Date: c. 1400 B.C. or c. 1200 B.C.
The Book of Genesis is a theological explanation of the beginnings of our universe. It tells about the lower orders of creation, like plants and animals; the human race; the nations of humankind; the selection of Abraham and one nation, Israel, to be the historical vehicle of God’s redemption; the narrowing of God’s purposes within that nation; and God’s providential protection of one branch of that nation, the line of Joseph. There are other realities of our existence whose first appearance is noted in Genesis: evil, sin, rebellion, redemption, election, providence, and covenant. Other obvious realities that underlie the stories in Genesis, such as the creation of Satan or angels, are not described.
After a careful look at all this, it becomes clear that Genesis is a selective description of the origin of things. Moses, under the guidance of God, did not intend to discuss how everything came to be, but only things that contributed to a religious or theological understanding of history. This is not to say that Genesis is only “theological,” whatever that may mean, or is untrue in any factual sense. When Genesis speaks factually it may be assumed to be true. But the facts primarily convey theological significance, rather than scientific or historical explanations. So, from a modern point of view, much is left out that would be of great interest to scientists, sociologists, psychologists, linguists, and others, but that would be of less value to theologians.
Theological Themes in the Book of Genesis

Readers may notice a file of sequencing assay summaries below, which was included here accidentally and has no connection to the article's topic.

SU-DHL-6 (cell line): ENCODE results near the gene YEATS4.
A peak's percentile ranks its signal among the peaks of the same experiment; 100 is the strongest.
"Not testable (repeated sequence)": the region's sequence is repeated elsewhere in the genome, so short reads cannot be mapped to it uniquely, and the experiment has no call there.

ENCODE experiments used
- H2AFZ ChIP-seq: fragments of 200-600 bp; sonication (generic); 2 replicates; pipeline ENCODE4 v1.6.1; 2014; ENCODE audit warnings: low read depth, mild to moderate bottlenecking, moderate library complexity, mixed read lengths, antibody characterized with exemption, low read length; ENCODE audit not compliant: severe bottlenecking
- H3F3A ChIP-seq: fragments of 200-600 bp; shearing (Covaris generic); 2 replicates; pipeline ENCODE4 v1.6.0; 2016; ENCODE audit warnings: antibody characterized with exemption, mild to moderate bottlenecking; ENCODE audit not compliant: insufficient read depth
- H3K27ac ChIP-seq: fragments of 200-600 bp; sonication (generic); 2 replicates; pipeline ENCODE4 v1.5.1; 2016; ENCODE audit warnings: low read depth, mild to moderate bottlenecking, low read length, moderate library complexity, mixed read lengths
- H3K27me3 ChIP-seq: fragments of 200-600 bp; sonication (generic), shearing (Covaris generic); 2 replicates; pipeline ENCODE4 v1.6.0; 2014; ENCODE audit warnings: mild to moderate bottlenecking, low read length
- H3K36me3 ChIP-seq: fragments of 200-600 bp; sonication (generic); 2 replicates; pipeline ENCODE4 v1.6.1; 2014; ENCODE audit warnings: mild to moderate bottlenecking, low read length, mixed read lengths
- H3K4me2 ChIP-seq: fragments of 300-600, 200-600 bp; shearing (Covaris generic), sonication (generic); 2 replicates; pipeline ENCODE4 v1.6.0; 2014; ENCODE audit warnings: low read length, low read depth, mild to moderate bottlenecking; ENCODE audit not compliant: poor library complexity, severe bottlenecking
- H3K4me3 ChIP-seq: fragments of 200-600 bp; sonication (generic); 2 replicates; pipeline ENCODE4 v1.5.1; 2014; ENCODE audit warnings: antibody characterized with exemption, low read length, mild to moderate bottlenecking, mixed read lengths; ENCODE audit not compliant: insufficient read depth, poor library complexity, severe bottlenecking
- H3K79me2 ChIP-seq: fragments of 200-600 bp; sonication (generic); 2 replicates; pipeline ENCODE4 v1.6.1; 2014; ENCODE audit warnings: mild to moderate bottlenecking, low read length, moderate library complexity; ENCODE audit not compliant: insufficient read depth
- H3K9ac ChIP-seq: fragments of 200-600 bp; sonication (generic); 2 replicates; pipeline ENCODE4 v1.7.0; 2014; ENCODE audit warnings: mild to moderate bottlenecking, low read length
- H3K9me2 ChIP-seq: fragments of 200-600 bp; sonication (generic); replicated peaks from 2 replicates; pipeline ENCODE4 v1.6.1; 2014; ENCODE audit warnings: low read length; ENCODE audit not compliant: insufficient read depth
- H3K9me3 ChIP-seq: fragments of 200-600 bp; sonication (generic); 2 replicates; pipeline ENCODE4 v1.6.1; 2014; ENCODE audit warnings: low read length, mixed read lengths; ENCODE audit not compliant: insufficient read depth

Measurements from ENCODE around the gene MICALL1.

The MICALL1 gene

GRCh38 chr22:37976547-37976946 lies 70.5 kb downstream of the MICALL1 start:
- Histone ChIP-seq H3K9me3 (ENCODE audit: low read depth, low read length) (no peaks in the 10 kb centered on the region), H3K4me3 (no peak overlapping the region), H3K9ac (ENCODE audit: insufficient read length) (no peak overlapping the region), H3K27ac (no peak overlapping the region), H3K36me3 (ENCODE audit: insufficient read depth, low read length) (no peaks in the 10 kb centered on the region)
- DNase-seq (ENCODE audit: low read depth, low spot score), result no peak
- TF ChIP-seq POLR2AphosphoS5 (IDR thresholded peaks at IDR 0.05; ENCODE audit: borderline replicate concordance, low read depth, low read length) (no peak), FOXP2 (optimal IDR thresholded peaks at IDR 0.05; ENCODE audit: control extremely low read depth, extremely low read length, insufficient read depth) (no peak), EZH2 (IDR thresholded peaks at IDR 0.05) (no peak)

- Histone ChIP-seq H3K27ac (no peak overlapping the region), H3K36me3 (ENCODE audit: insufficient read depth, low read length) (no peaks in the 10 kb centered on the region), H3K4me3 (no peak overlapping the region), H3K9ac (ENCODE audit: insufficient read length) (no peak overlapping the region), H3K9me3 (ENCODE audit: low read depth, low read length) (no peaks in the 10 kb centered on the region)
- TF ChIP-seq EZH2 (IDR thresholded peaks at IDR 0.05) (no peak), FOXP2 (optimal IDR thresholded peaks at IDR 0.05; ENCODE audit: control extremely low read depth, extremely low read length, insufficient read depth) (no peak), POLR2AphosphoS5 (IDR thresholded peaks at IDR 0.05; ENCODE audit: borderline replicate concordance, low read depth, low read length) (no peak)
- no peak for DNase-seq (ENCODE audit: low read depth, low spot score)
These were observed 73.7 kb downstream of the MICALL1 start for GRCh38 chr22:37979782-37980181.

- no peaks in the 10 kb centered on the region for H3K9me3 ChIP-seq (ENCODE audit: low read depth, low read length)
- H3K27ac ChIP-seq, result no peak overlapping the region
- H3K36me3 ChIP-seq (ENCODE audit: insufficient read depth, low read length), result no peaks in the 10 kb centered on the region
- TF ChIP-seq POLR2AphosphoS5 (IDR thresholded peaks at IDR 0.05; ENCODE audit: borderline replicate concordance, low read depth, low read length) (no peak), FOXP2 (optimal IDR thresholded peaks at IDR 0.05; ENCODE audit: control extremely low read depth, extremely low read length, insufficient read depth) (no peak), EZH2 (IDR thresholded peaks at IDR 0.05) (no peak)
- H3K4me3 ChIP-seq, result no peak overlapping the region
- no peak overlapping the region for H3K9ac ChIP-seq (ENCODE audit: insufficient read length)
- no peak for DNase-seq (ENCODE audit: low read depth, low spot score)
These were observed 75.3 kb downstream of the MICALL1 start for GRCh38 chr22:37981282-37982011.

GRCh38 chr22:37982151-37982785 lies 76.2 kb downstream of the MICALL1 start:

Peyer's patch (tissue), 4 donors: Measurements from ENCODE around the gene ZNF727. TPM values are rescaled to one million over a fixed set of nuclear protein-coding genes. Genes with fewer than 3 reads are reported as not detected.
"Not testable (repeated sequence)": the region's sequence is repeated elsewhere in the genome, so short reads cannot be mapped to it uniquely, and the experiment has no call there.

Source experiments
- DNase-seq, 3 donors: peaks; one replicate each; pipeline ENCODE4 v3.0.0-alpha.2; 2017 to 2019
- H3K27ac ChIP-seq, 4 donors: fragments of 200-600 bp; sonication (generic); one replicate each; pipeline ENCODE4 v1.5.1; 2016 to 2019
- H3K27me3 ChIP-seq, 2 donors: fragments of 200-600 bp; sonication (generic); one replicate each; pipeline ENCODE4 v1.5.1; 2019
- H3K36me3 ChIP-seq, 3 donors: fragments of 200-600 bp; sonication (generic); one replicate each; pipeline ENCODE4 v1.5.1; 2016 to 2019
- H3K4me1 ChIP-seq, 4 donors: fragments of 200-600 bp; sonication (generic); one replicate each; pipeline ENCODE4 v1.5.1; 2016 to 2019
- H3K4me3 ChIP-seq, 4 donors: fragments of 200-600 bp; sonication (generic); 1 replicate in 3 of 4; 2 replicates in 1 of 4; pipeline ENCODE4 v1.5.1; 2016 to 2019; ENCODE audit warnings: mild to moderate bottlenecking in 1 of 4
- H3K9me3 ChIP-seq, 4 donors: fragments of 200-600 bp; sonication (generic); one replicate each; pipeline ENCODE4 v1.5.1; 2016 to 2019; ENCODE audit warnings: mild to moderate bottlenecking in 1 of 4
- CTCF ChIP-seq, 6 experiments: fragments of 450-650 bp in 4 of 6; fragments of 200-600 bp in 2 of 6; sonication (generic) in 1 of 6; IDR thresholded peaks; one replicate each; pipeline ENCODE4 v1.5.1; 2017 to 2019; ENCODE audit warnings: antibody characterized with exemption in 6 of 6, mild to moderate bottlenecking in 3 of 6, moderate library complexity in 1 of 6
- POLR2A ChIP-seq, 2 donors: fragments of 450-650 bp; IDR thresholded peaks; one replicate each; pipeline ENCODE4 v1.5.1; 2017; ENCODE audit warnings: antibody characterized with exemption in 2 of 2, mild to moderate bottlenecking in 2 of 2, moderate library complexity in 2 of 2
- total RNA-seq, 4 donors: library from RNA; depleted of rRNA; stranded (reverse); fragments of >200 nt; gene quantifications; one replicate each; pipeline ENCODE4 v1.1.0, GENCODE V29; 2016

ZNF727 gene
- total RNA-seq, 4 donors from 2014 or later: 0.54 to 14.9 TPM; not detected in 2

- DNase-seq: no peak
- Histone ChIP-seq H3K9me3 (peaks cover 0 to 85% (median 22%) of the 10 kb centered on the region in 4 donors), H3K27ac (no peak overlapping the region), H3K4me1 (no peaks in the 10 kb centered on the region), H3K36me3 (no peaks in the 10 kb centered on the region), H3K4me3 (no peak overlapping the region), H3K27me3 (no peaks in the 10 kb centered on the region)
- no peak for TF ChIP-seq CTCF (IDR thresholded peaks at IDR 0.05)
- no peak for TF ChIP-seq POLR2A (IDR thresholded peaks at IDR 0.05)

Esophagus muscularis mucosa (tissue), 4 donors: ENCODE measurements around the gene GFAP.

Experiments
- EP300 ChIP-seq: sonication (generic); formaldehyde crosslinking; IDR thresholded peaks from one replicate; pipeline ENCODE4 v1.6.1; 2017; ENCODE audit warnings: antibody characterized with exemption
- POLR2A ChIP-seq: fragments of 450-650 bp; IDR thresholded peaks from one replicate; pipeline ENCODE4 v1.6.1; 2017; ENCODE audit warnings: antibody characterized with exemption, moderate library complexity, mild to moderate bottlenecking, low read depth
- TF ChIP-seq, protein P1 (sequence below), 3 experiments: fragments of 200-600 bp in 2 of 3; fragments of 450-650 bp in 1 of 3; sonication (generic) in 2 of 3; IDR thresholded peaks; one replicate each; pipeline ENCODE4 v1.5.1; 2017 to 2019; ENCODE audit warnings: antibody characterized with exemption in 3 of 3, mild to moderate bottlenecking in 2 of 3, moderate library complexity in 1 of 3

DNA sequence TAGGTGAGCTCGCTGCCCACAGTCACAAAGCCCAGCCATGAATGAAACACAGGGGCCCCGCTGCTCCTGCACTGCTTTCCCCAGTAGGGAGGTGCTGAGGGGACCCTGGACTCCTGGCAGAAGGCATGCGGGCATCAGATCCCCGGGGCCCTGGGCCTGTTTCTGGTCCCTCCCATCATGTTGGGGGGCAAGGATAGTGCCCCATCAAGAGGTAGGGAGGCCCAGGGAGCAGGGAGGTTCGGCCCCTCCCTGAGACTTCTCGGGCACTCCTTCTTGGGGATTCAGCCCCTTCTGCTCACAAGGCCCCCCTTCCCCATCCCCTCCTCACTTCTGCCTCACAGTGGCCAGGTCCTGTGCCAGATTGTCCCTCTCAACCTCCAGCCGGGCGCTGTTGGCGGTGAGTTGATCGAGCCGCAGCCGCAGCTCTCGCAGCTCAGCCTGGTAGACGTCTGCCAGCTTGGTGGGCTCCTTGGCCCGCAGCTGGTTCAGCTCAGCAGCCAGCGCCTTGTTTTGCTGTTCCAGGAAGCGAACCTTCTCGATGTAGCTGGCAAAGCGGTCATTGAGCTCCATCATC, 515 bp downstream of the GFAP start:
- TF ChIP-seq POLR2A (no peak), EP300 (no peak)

Several underlying ideas in Genesis help us understand the diverse elements that otherwise might seem only distantly related. The first fundamental fact is that God exists. The world exists only because God is and because he chose to make it. The world does not have to be. If nothing else had ever been created, God would still have been, throughout all of eternity.
Second, everything depends on God and is his. Nothing can rightly claim to exist by its own power or purpose. God is in control and knows what he is doing.
Third, it is possible to reject God, but that is a very foolish and destructive thing to do. When God is effectively in control, all is well; when we choose to take charge ourselves, the result is evil, chaos, destruction, and pain. Sin is a tragic fact of human existence.
Fourth, in spite of our rejection of God, he has not rejected us. Even now, God is redeeming people on earth. Genesis shows that the essence of God is love and compassion for his lost creation.
Finally, God acts in history. His involvement does not begin when we die and go to heaven; it is happening now. In the midst of human history, with all its problems, struggles, and uncertainties, God’s presence is certain. It was known by the patriarchs of our faith and, as Genesis teaches us, it can be known by us, too.
Outline for the Book of Genesis
- The initial creation Genesis 1:1-2:25
- The fall of humankind and its tragic results Genesis 3:1-5:32
- Crime and punishment: the flood and after Genesis 6:1-10:32
- The diffusion of people throughout the earth Genesis 11:1-32
- The story of Abraham Genesis 12:1-25:11
- The story of Isaac and Ishmael Genesis 25:12-27:46
- The story of Esau and Jacob Genesis 28:1-36:43
- The story of Joseph and the last days of Jacob Genesis 37:1-50:26